Syrian rebels and civilians begin evacuating devastated suburb of Damascus | News | DW | 26.08.2016
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Syrian rebels and civilians begin evacuating devastated suburb of Damascus

Daraya lies just 7 km from the Syrian seat of power, but it was one of the first to rise against Assad's hardline rule. Syrian forces eventually surrounded the town and held it under s​iege for the past four years.

After four years of living under a Syrian government state of siege, the Damascus suburb of Daraya has effectively been reduced to a pile of rubble, forcing rebels to agree to give up the city in exchange for their own freedom.

A Syrian Army general said around 300 families of fighters are being evacuated from the town on Friday. That will be followed by approximately 700 fighters and 4,000 civilians departing on Saturday.

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Hundreds dead in assault on Daraya (2012)

Daraya's local council posted a statement online saying civilians - and any rebels who want to make peace with the government - will be taken to the town of Herjalleh, a western suburb of Damascus, and "will move later to places they choose."

Herjalleh is the site of a government housing project for displaced people.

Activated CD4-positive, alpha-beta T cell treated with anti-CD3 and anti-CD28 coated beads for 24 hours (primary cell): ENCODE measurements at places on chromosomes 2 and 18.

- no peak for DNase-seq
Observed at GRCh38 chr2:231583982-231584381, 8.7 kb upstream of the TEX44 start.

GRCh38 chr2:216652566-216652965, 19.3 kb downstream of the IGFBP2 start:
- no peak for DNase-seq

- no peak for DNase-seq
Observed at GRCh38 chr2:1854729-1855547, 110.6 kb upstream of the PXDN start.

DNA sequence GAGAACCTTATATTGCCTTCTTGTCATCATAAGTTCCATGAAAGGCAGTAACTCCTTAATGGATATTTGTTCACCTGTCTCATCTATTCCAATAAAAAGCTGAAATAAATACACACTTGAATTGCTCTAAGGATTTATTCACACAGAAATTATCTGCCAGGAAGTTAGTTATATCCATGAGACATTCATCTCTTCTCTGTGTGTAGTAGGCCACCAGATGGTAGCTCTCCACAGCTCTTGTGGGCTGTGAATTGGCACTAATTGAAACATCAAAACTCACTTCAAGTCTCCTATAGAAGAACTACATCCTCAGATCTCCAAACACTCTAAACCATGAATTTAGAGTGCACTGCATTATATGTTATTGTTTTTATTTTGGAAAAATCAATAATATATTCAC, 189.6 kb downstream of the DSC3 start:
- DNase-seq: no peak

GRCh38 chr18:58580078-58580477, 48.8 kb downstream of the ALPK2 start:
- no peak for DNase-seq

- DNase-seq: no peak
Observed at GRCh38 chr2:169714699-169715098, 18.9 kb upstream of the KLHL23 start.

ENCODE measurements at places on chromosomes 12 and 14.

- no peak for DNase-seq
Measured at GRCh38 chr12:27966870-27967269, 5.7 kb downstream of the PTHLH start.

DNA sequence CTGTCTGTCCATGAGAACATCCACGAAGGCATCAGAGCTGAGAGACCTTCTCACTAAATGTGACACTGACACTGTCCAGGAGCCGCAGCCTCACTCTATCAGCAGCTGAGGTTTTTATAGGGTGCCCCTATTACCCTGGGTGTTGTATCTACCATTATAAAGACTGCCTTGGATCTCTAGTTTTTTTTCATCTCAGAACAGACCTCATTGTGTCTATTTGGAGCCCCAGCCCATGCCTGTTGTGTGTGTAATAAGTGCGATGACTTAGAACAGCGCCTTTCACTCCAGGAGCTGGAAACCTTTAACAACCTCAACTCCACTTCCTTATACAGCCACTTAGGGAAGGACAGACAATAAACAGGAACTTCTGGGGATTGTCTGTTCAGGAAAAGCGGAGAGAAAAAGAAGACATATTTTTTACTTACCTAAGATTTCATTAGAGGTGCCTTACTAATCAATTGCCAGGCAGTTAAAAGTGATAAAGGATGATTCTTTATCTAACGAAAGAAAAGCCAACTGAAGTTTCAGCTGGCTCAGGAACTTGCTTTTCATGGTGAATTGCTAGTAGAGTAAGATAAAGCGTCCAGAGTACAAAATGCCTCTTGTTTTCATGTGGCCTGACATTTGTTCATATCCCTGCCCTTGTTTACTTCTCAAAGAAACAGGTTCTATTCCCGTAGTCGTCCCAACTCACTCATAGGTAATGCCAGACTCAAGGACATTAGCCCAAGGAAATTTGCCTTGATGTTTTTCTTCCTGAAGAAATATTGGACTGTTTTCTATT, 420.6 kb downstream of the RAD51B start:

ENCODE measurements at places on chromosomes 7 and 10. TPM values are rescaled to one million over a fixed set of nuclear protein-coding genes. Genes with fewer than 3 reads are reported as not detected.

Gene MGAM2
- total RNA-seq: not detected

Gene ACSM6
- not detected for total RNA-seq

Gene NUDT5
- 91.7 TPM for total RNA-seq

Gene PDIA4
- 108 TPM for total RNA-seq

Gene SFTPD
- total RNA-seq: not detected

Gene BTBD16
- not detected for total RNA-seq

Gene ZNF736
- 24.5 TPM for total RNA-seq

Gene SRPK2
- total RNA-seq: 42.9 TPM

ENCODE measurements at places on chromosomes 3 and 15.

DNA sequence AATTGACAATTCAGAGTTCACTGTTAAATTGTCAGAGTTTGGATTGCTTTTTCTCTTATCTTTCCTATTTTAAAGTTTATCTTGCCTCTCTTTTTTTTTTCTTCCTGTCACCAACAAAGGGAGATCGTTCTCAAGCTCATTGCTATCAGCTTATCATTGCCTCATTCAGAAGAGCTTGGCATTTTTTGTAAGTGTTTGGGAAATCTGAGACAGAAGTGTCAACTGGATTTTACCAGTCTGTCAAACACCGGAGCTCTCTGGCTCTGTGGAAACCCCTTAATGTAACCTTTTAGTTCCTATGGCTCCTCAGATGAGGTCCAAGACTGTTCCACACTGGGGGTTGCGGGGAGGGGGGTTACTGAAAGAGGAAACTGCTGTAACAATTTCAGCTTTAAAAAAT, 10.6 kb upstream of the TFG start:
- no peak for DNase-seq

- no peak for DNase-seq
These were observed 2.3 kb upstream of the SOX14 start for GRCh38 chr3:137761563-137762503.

Rebels who remain opposed to the Syrian government would be transferred to Idlib, according to a Syrian army general.

A rebel fighter said the decision to evacuate the town was forced upon them by deteriorating living conditions.

"The town is no longer inhabitable," he said. "It has been completely destroyed."

Horrors of Daraya

People gather amid bombed out buildings before being evacuated from the besieged Damascus suburb of Daraya.

People gather before being evacuated from Daraya

Daraya became a symbol of the initial uprising in 2011 that began with peaceful protests against Assad's government. Subsequently, it degenerated into a civil war that has killed nearly 300,000 people.

During four years of siege only one convoy of international food aid entered the town. And that was in June, shortly after another convoy delivered medicine.

But distribution of the food aid was limited, as it was immediately followed by a heavy military bombardment by forces loyal to President Bashar al-Assad.

Daraya lies just 7 km (4 miles) from Assad's seat of power. The suburb repeatedly repelled government forces attempting to retake the town, eventually plunging the country into civil war.

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It was also the scene of one of the worst atrocities of the war. Several hundred people, including civilians, were killed in 2012, when security forces stormed the suburb after locals took up arms.

Many were killed execution style, as both the army and rebels blamed each other.

UN envoy Staffan de Mistura lamented the devastation wrought upon the town, calling it "tragic that repeated appeals to lift the siege of Daraya... and cease the fighting have never been heeded."

Mistura said it is "imperative" that Daraya's residents be protected and not be forcefully evacuated.

"The world is watching," he said.

Meanwhile, in Geneva, US Secretary of State John Kerry spent four hours locked in negotiations with his Russian counterpart Sergei Lavrov as the two men sought a broader agreement on fighting Islamist militants in Syria.

Such a deal could pave the way for talks on a political transition to end the five-year Syrian conflict.

bik/jil (Reuters, AFP, AP, dpa)

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